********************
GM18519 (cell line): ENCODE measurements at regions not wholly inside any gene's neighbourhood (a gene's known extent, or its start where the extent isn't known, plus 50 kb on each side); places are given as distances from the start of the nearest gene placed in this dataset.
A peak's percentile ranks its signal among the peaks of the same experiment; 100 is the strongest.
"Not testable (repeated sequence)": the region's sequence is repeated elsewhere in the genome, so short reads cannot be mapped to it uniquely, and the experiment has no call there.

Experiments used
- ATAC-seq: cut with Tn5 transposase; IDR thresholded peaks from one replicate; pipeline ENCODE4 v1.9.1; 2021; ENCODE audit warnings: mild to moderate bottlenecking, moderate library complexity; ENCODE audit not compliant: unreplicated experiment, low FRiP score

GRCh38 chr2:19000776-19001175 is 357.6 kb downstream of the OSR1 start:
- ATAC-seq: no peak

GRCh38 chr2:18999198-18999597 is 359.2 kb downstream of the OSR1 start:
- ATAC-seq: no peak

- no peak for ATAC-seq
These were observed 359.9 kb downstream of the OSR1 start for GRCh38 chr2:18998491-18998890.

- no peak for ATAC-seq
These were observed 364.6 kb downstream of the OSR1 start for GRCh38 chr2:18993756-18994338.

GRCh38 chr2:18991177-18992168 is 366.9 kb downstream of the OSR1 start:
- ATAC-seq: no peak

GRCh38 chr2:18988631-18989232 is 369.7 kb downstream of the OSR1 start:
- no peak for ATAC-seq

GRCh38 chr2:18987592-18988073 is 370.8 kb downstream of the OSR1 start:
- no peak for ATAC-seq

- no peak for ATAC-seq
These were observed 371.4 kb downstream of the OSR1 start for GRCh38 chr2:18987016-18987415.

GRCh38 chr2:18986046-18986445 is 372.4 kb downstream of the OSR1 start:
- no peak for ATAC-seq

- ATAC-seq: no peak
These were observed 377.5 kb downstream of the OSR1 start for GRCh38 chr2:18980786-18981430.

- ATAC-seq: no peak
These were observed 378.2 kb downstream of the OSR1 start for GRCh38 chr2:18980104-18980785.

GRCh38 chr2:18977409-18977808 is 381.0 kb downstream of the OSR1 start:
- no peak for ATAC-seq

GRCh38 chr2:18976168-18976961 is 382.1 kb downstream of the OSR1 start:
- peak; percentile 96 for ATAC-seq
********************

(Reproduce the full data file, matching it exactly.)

GM18519 (cell line): ENCODE measurements at regions not wholly inside any gene's neighbourhood (a gene's known extent, or its start where the extent isn't known, plus 50 kb on each side); places are given as distances from the start of the nearest gene placed in this dataset.
A peak's percentile ranks its signal among the peaks of the same experiment; 100 is the strongest.
"Not testable (repeated sequence)": the region's sequence is repeated elsewhere in the genome, so short reads cannot be mapped to it uniquely, and the experiment has no call there.

Experiments used
- ATAC-seq: cut with Tn5 transposase; IDR thresholded peaks from one replicate; pipeline ENCODE4 v1.9.1; 2021; ENCODE audit warnings: mild to moderate bottlenecking, moderate library complexity; ENCODE audit not compliant: unreplicated experiment, low FRiP score

GRCh38 chr2:19000776-19001175 is 357.6 kb downstream of the OSR1 start:
- ATAC-seq: no peak

GRCh38 chr2:18999198-18999597 is 359.2 kb downstream of the OSR1 start:
- ATAC-seq: no peak

- no peak for ATAC-seq
These were observed 359.9 kb downstream of the OSR1 start for GRCh38 chr2:18998491-18998890.

- no peak for ATAC-seq
These were observed 364.6 kb downstream of the OSR1 start for GRCh38 chr2:18993756-18994338.

GRCh38 chr2:18991177-18992168 is 366.9 kb downstream of the OSR1 start:
- ATAC-seq: no peak

GRCh38 chr2:18988631-18989232 is 369.7 kb downstream of the OSR1 start:
- no peak for ATAC-seq

GRCh38 chr2:18987592-18988073 is 370.8 kb downstream of the OSR1 start:
- no peak for ATAC-seq

- no peak for ATAC-seq
These were observed 371.4 kb downstream of the OSR1 start for GRCh38 chr2:18987016-18987415.

GRCh38 chr2:18986046-18986445 is 372.4 kb downstream of the OSR1 start:
- no peak for ATAC-seq

- ATAC-seq: no peak
These were observed 377.5 kb downstream of the OSR1 start for GRCh38 chr2:18980786-18981430.

- ATAC-seq: no peak
These were observed 378.2 kb downstream of the OSR1 start for GRCh38 chr2:18980104-18980785.

GRCh38 chr2:18977409-18977808 is 381.0 kb downstream of the OSR1 start:
- no peak for ATAC-seq

GRCh38 chr2:18976168-18976961 is 382.1 kb downstream of the OSR1 start:
- peak; percentile 96 for ATAC-seq